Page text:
Panel revisits devastation of Hurricane Katrina
Top: Randall Feldman, of the Rotary Club of New Orleans, moderated a discussion with Kathie G. Short, of the Rotary Club of Pass Christian, Mississippi, and former Rotary Scholar Kathleen Koch during the second plenary session. Bottom: Patrick D. Chisanga also spoke about the role of Rotary in Africa. Rotary Images/Alyce Henson
A former Rotary Foundation Ambassadorial Scholar from Mississippi, USA, and local Rotarians revisited the devastation of Hurricane Katrina and Rotary’s response to the disaster during a panel presentation at the second plenary session of the RI Convention in New Orleans, Louisiana, on 23 May.
Randall Feldman, of the Rotary Club of New Orleans, moderated a discussion with former Rotary Scholar Kathleen Koch, an award-winning broadcast journalist and author of a book about Katrina, and Kathie G. Short, of the Rotary Club of Pass Christian, Mississippi.
“The devastation was massive, something I’d never seen before. Our town and our home were completely destroyed,” Short told the audience. “But I’ll never forget how Rotarians were the first to be there to help out.”
Short shared the story of how her late husband, Rotarian D.H. Short, traveled to clubs across North America, asking for funds to help rebuild Pass Christian. He collected nearly $2 million.
“He had this favorite quote he said all the time: ‘I belonged to Rotary before the storm but became a Rotarian after the storm,’” said Short. “Rotary kept Pass Christian afloat, and I want to thank you all.”
Koch, who wrote Rising from Katrina: How My Mississippi Hometown Lost It All and Found What Mattered, talked about how gut-wrenching it was to see her hometown destroyed while she covered the hurricane for CNN.
“My hometown, Bay St. Louis, Mississippi, was completely flat,” said Koch. “In the midst of all the devastation, I saw such generosity and grace. Neighbors helping neighbors with whatever they had. It was astounding.”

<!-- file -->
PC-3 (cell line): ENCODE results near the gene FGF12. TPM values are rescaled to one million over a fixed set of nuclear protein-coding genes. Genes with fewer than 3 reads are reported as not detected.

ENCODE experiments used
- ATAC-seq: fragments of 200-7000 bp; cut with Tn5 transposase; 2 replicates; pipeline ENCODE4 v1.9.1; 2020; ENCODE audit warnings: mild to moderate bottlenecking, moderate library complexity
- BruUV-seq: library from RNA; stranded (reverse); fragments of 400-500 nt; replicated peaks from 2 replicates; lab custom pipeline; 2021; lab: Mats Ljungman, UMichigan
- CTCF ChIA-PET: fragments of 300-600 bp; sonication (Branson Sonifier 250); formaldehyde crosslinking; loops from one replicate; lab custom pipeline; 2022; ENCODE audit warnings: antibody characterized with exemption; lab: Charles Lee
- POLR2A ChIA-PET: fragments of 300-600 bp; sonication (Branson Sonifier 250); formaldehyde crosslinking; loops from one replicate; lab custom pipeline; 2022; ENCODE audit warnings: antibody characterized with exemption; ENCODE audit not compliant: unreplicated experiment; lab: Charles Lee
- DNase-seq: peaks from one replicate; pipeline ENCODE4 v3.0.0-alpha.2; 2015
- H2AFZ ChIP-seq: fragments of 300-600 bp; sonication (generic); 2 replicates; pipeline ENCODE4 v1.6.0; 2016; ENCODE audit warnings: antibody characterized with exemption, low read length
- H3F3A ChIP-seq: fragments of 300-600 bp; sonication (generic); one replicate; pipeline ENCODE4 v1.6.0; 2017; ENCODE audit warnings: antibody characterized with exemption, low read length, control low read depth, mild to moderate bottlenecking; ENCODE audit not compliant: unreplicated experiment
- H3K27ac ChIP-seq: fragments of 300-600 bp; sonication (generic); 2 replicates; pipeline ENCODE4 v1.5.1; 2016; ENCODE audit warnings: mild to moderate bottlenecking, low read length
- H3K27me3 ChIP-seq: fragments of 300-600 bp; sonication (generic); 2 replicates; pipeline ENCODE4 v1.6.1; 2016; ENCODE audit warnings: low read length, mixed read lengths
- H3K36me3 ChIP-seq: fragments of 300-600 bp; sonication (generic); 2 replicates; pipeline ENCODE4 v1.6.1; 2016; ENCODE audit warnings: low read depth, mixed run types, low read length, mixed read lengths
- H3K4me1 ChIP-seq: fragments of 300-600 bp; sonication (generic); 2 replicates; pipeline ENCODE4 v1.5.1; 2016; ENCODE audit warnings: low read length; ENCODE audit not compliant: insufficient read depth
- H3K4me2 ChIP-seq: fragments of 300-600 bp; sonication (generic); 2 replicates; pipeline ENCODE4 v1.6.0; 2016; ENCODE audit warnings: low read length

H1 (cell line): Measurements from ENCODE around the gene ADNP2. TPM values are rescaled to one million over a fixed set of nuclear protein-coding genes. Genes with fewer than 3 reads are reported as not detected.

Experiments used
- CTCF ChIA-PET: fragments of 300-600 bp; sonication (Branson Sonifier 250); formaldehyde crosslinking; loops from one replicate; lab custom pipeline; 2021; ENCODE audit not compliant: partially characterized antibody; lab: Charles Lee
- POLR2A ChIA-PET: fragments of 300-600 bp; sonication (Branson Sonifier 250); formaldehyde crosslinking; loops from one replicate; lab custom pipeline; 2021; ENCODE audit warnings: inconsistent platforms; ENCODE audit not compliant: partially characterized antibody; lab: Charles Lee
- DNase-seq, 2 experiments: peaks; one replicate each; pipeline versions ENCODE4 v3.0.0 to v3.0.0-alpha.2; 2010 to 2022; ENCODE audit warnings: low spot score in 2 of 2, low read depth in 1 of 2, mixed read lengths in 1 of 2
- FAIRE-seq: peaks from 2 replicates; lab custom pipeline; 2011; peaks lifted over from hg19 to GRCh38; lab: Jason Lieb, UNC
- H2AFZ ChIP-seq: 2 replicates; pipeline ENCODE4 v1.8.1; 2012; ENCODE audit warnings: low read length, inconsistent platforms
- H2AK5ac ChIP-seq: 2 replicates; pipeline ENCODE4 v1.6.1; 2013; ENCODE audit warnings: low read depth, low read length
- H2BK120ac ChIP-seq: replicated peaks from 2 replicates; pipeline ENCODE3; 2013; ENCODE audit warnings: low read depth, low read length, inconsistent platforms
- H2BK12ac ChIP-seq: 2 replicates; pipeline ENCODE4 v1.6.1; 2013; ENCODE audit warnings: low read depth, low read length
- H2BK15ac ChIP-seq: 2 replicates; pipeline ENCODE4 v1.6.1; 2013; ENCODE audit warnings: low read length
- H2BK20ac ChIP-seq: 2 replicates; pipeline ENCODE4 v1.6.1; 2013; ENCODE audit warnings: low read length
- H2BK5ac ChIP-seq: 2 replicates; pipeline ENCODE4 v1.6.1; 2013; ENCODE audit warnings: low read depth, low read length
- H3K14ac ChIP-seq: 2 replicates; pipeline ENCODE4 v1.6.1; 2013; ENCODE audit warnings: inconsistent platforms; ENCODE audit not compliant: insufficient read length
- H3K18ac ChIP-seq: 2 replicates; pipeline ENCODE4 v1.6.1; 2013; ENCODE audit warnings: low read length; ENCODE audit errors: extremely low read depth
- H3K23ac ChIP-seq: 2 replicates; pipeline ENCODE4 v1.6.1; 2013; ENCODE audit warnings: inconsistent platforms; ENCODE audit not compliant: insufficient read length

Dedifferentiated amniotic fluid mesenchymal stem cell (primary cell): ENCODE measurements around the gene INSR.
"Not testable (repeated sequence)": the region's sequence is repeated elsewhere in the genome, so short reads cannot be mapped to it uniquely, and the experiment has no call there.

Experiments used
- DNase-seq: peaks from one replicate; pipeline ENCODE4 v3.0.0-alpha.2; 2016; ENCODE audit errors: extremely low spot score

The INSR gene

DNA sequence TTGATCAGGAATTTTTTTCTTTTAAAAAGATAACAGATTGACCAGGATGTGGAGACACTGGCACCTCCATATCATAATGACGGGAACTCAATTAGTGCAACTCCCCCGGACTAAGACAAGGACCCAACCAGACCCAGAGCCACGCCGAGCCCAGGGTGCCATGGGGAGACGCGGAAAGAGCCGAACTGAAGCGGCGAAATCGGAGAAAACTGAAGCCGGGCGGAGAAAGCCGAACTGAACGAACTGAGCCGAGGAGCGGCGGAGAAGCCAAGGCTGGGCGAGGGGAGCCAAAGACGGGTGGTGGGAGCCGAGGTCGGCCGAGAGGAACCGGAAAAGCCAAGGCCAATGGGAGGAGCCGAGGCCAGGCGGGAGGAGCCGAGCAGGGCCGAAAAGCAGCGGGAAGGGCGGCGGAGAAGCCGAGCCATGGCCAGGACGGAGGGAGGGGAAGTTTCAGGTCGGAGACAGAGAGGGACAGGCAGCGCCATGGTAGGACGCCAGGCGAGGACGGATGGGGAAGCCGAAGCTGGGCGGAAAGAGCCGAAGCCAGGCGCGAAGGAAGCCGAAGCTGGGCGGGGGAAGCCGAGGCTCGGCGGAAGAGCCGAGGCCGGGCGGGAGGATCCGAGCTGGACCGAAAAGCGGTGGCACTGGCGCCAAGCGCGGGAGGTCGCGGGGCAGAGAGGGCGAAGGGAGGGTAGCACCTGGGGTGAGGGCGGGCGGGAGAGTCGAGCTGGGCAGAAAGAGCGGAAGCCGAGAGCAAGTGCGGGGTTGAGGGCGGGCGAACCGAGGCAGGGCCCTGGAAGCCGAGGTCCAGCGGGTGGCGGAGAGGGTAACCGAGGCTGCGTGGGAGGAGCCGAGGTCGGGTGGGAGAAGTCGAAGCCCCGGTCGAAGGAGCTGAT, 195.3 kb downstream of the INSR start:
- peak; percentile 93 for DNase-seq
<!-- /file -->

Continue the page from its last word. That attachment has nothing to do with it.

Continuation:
Koch told the audience that Mississippi ranks last in the country for per capita annual income, but first for per capita philanthropy. “The people with the least, give the most. That speaks volumes about our state’s generosity.”
Feldman asked the panelists what Rotary can learn from their experiences.
“We need to get professionals who are better equipped than we are to organize relief efforts,” Short said. “Rotarians deliver food, water, and clothes when they can, but I think there needs to be a system that coordinates it all.”
After the panel, New Orleans Mayor Mitch Landrieu took the stage to thank Rotarians for their efforts to rebuild the city.
“Rotary has been a great gift to us,” said Landrieu. “You helped raise $19 million toward Gulf Coast recovery and $1.9 million for the Katrina Relief Fund. You have done such unbelievable work. Your motto, Service Above Self, burns in the heart of the people of New Orleans.”
Rotary's role in Africa
Later in the second plenary session, Past District Governor Patrick D. Chisanga, a member of the Rotary Club of Nkwazi, Zambia, and vice chair of the District Governors Review Committee, spoke about Rotary’s role in Africa.
“The first club in Africa was chartered in 1921. Ninety years later, there are approximately 1,094 clubs. Rotary in Africa has grown significantly, but not sufficiently,” said Chisanga. “With a Rotary membership of just under 26,000, Rotarians are just too few to tackle the continent’s vast challenges.”
Chisanga noted that in 2008, the Reach Out to Africa Initiative was launched. “It focused on some of the most critical needs in Africa,” he said. “Over the year, phenomenal strides have been made to advance projects in six areas: water, health, literacy, economic empowerment, child welfare, and disabilities.”
He praised a variety of Rotary efforts that have made an impact in Africa, including PolioPlus and Rotarians for Fighting AIDS: A Rotarian Action Group.
But Chisanga said he would like to see more: “As we move through the 21st century, I want to implore our partners to understand that we Africans are reliable, energetic, and trustworthy. There is no better place for our Rotary partners to put their faith and money than Africa.”